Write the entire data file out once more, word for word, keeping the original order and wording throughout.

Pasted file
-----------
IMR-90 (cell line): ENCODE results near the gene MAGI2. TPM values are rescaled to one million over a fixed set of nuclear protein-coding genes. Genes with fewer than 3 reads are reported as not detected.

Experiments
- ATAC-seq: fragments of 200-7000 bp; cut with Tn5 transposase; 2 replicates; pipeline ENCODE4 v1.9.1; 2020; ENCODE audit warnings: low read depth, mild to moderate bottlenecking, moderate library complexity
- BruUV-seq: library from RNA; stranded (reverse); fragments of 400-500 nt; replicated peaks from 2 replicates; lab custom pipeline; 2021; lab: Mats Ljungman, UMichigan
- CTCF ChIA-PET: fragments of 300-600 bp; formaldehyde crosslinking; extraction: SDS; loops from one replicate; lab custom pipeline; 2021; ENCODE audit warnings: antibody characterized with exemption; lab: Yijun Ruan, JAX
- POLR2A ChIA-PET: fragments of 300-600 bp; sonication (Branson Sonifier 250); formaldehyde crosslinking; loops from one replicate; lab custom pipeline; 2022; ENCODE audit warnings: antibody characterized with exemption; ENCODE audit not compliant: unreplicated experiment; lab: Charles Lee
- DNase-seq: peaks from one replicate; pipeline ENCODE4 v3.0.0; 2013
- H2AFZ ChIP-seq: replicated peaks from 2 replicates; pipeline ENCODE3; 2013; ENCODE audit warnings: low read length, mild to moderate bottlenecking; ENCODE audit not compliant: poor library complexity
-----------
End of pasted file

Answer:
IMR-90 (cell line): ENCODE results near the gene MAGI2. TPM values are rescaled to one million over a fixed set of nuclear protein-coding genes. Genes with fewer than 3 reads are reported as not detected.

Experiments
- ATAC-seq: fragments of 200-7000 bp; cut with Tn5 transposase; 2 replicates; pipeline ENCODE4 v1.9.1; 2020; ENCODE audit warnings: low read depth, mild to moderate bottlenecking, moderate library complexity
- BruUV-seq: library from RNA; stranded (reverse); fragments of 400-500 nt; replicated peaks from 2 replicates; lab custom pipeline; 2021; lab: Mats Ljungman, UMichigan
- CTCF ChIA-PET: fragments of 300-600 bp; formaldehyde crosslinking; extraction: SDS; loops from one replicate; lab custom pipeline; 2021; ENCODE audit warnings: antibody characterized with exemption; lab: Yijun Ruan, JAX
- POLR2A ChIA-PET: fragments of 300-600 bp; sonication (Branson Sonifier 250); formaldehyde crosslinking; loops from one replicate; lab custom pipeline; 2022; ENCODE audit warnings: antibody characterized with exemption; ENCODE audit not compliant: unreplicated experiment; lab: Charles Lee
- DNase-seq: peaks from one replicate; pipeline ENCODE4 v3.0.0; 2013
- H2AFZ ChIP-seq: replicated peaks from 2 replicates; pipeline ENCODE3; 2013; ENCODE audit warnings: low read length, mild to moderate bottlenecking; ENCODE audit not compliant: poor library complexity